Dead Space 3 review
Dead Space 3 arrived and I was excited, despite all my groaning about reveals of co-op, a pay to win structure and the fact that the game is about going to a frozen planet instead of being, you know, in space. So with the sound turned up way too high, the lights dimmed and my newly purchased adult diaper firmly in place, I was ready to face the necromorphs and pause to grab the calming meds if needed…
Then I started fighting humans.
No, not necromorphs that used to be human, I mean actual living, breathing, toss a grenade at you humans. The pitifully weak flesh of their necks splattered the walls as I moved forward, explosions all around me. “What is going on?” I thought. “Hey” I countered, “At least they setting some story for what’s going on and has been happening.” Isaac Clarke continues, never pausing to consider the death he rains down on humans and necromorphs alike. All of this before Mr Clarke even puts an EVA suit on.
The tutorials make Isaac sound like an idiot, needing to ask for help with every new obstacle he faces. I call them “obstacles” because there is only one real puzzle in the game. Thankfully they are over by the time you reach the surface of an ice ball hell of a world. Apparently, the key to stopping the necromorphs is somewhere on the barren surface. But humans were here 200 years ago, with more men and more guns. How the hell is Isaac going to pull this one off?
Let me backtrack a bit here. When all the baysplosions are over, you go hunting for various components scattered on a derelict fleet. You spend a bit of time in space in the early stages of the game, where you get reintroduced to each monster in turn. The ultra creepy babies that climbed the walls and shot barbs at you have been replaced by not as disturbing dogs, who have the exact same behaviour. Isaac can read Marker scrawl now, and he obtains a cryptic message from the Admiral, who was locked up for going insane. The graphics are absolutely beautiful, a stark contrast against the monstrosities you face. Spacewalks are breathtaking, quite literally if you wait and gaze for too long and run out of oxygen. Once you travel to another ship, for a moment you feel that classic Dead Space horror. Without giving anything away, let me just say that there was a section involving a tram that made my heart beat way too fast.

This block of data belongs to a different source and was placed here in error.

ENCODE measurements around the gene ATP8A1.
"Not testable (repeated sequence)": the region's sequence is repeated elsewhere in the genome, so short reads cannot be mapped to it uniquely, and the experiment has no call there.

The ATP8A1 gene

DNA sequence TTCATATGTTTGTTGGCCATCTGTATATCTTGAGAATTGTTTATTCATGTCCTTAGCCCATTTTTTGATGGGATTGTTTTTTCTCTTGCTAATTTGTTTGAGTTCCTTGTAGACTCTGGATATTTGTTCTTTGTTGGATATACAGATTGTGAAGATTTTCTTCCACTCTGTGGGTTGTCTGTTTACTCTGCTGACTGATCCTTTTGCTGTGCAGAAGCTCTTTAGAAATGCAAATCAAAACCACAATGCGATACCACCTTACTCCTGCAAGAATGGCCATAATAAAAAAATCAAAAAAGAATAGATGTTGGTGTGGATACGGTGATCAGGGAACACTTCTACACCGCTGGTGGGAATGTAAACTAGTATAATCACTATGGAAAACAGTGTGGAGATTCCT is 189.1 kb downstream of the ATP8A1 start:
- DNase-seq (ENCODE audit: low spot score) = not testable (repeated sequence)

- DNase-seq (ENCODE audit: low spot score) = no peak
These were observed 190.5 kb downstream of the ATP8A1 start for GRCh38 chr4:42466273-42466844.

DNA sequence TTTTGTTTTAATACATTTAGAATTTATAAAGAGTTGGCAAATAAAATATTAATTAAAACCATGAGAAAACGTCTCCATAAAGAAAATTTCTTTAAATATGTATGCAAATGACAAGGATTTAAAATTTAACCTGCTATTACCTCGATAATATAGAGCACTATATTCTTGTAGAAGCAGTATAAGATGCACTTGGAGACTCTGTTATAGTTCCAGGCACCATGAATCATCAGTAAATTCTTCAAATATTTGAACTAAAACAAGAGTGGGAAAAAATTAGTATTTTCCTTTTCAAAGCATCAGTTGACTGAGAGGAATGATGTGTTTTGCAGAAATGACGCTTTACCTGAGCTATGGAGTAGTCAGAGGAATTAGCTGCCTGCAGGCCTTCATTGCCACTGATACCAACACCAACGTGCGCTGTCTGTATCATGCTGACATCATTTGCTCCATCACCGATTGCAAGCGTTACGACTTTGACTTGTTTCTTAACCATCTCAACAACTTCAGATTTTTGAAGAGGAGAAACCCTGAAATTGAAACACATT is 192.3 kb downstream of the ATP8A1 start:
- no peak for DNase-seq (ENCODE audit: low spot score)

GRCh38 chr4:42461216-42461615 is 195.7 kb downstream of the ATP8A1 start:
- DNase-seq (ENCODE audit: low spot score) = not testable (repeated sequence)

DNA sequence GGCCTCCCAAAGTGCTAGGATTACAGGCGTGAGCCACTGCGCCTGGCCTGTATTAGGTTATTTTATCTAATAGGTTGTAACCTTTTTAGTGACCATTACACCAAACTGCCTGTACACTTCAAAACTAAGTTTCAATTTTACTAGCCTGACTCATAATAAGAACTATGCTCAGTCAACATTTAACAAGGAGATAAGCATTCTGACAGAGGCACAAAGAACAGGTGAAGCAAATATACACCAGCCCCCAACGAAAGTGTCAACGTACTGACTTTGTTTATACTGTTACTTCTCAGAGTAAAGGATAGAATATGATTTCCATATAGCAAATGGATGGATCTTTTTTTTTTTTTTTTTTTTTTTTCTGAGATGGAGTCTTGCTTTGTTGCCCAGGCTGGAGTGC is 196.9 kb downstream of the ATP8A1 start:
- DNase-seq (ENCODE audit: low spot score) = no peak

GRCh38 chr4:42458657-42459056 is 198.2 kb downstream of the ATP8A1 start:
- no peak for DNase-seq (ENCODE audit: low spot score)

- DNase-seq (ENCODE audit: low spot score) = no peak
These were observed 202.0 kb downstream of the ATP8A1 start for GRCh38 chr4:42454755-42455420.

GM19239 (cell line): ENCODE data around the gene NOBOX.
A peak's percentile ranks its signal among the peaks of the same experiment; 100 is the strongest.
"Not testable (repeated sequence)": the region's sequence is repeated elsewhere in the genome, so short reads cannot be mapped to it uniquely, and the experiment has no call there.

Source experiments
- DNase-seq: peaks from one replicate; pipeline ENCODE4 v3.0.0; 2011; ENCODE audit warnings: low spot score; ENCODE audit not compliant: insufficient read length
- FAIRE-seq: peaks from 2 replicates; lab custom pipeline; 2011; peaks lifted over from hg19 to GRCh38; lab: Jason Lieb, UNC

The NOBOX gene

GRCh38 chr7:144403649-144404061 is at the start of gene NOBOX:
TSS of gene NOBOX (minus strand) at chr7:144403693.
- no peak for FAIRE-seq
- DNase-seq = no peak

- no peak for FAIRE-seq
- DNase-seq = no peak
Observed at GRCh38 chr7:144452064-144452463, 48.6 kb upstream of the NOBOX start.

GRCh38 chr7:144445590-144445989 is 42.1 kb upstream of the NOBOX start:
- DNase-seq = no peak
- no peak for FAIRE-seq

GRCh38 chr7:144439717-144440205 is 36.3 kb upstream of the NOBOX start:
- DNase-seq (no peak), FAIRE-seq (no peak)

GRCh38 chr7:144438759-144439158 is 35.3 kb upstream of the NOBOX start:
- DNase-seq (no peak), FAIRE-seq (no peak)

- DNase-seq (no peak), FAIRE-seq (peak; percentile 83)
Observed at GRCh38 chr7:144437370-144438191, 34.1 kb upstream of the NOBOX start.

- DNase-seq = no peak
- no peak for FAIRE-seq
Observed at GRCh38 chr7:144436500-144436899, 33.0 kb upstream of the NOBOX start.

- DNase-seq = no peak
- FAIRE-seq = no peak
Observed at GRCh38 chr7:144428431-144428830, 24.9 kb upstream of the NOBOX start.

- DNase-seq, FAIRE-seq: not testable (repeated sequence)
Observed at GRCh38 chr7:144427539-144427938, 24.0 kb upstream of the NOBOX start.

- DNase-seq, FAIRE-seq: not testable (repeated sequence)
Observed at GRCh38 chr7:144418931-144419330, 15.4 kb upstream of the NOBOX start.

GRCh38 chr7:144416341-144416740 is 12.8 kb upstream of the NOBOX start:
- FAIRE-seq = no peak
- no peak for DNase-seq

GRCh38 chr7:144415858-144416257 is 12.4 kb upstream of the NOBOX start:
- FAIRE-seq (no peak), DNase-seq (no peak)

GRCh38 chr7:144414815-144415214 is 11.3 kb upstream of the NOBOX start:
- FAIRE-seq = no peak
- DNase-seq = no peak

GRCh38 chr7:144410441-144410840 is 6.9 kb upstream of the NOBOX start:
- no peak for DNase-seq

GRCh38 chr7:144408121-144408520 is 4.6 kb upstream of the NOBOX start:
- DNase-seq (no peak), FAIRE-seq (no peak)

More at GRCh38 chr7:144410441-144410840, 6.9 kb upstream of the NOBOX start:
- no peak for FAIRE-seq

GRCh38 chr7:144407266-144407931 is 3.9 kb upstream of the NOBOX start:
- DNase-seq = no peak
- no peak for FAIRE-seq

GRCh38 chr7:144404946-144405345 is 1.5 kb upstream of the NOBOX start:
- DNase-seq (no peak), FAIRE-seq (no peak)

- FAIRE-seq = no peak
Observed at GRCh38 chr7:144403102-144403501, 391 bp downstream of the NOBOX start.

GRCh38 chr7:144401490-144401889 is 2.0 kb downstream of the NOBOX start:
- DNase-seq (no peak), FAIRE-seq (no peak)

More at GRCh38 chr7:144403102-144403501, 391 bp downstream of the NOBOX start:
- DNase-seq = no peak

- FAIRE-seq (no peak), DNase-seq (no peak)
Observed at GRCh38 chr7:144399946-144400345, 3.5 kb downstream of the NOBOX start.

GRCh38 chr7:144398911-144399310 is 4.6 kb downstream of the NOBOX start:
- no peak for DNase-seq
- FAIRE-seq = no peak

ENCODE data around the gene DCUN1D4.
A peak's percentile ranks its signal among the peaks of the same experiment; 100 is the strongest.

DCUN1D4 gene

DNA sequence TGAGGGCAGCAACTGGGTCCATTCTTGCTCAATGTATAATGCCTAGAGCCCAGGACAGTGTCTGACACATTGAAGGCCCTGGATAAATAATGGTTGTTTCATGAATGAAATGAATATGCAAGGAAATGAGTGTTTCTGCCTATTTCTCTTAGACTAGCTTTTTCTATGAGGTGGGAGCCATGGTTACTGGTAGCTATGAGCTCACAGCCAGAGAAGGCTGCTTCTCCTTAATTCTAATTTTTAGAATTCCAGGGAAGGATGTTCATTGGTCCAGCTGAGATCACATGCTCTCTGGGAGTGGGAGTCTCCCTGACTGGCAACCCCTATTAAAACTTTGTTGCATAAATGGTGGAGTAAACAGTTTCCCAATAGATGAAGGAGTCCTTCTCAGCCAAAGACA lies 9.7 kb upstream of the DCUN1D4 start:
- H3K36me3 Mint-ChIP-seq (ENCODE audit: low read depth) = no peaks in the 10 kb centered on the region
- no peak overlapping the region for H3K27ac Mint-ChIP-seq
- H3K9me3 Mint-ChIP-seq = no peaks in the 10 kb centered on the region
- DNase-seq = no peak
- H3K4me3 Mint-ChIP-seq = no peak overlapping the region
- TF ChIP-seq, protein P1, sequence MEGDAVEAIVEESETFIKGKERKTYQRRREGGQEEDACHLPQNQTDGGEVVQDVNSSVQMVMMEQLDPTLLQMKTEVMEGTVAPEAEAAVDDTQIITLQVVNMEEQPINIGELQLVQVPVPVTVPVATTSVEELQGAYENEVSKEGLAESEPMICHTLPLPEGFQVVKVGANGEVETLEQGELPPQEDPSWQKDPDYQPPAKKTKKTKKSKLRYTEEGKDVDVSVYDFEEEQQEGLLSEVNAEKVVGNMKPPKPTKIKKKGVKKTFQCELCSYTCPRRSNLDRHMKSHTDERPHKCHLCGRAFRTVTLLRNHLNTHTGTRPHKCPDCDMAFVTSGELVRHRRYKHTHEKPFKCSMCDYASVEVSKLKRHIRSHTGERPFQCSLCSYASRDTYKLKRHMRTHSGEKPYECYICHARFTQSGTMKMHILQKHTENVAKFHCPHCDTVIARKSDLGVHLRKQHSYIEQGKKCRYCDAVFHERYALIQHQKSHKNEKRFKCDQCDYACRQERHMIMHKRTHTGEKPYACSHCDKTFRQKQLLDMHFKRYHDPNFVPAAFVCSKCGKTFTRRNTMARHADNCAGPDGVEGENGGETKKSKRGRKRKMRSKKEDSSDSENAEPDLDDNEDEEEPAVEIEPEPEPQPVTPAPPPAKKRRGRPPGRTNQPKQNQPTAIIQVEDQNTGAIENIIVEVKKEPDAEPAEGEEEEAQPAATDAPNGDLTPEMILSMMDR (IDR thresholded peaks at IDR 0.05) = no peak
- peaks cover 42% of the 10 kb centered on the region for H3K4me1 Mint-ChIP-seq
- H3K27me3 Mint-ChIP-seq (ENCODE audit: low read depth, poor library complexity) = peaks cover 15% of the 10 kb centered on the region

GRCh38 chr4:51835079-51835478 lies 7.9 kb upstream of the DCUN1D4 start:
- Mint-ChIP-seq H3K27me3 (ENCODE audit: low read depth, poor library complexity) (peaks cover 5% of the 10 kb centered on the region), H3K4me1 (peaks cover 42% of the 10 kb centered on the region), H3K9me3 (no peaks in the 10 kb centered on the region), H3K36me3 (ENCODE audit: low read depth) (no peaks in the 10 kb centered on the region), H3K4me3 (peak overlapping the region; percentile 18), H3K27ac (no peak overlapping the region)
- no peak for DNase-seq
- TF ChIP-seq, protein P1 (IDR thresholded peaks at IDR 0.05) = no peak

Going forward from there though, the genuine scares are few and far between. The hallucinations, phantasms and unbeatable monsters that were all inside your head are all gone. Isaac no longer experiences any visual or auditory episodes, and besides the admiral’s quarters, he never pays attention to a single letter of Marker scrawl again. All those psychological elements, the doubt, the suspense, are replaced with peek-a-boo style scares. Then a few hours in, it dawned on me. I wasn’t scared anymore. Sure the reflex jerk of a monster appearing right next to you is a scare tactic, but I’m talking about the fear, the horror that grips and paralyses. My plasma cutter was too powerful, and I had enough materials to make more medium medipacks than I could possibly carry. There wasn’t anything I couldn’t handle. As a result, I died very few times, which meant I didn’t get to see those grisly execution moves that spatter the screen with blood.
In Dead Space 3, you are part of a group trying to stop the necromorphs. Of course, the game wouldn’t be as scary if you were travelling around with others (a point I will discuss under co-operative play). The ways in which you continuously get separated from the group lose credence until they border on the inane. The characters are for the most part completely forgettable and many of their deaths and actions (you didn’t expect them all to survive, right?) are more predictable than a M. Night Shyamalan movie twist.
It isn’t all bad though. The story is well made, despite the sudden dramatic appearance of a method of salvation. Isaac has issues to work through in-between having his head removed and exploring dangerous, abandoned sections of ships/facility. One section, where Isaac needs to assemble a key component, had me so engrossed I was arguing with my TV. Sadly, this is all let down by a pretty weak ending and awkward coincidences.